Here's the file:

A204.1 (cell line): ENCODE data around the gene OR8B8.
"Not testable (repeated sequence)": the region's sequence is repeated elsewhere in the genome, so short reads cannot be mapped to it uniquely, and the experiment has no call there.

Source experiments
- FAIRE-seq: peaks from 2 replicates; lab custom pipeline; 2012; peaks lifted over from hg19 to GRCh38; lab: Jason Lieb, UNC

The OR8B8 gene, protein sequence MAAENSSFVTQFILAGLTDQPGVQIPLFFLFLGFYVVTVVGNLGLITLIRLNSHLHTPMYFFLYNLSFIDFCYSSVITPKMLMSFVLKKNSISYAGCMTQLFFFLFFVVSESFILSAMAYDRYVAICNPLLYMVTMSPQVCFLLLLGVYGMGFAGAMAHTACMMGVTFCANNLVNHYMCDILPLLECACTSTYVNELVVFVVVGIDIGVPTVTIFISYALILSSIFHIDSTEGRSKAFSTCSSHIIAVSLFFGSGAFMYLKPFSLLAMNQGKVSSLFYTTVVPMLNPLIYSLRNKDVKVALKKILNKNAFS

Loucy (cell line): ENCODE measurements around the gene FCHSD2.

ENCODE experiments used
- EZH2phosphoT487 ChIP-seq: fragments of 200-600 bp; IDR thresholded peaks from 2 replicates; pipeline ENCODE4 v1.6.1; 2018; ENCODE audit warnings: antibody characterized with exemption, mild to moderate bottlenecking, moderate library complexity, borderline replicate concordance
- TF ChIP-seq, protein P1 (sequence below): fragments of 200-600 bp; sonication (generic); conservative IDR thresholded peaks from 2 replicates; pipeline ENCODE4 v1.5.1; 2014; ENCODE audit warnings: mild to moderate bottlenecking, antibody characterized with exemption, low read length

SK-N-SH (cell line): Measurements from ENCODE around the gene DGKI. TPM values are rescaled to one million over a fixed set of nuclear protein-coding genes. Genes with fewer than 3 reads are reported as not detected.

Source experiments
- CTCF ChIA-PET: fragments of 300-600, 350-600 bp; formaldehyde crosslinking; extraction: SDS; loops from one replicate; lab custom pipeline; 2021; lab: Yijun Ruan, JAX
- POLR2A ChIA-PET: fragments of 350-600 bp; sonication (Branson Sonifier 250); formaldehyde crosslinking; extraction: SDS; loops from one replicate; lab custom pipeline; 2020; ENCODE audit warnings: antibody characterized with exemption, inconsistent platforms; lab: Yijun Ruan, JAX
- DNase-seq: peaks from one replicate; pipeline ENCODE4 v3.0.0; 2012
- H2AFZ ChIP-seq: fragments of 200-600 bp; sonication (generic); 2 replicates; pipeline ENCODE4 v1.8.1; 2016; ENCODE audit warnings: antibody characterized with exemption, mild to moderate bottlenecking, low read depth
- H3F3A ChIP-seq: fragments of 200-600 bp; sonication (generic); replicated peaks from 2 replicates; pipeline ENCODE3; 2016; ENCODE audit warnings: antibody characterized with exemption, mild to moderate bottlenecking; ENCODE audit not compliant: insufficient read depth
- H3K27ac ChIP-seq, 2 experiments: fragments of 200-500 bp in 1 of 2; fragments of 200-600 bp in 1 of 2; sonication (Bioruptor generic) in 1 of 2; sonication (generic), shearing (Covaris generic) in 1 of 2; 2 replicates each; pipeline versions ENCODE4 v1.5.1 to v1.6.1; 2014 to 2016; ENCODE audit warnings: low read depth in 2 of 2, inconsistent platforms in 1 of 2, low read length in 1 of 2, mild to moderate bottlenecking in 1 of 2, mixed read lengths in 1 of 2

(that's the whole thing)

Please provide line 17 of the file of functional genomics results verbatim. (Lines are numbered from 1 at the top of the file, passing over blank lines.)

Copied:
- H3K27ac ChIP-seq, 2 experiments: fragments of 200-500 bp in 1 of 2; fragments of 200-600 bp in 1 of 2; sonication (Bioruptor generic) in 1 of 2; sonication (generic), shearing (Covaris generic) in 1 of 2; 2 replicates each; pipeline versions ENCODE4 v1.5.1 to v1.6.1; 2014 to 2016; ENCODE audit warnings: low read depth in 2 of 2, inconsistent platforms in 1 of 2, low read length in 1 of 2, mild to moderate bottlenecking in 1 of 2, mixed read lengths in 1 of 2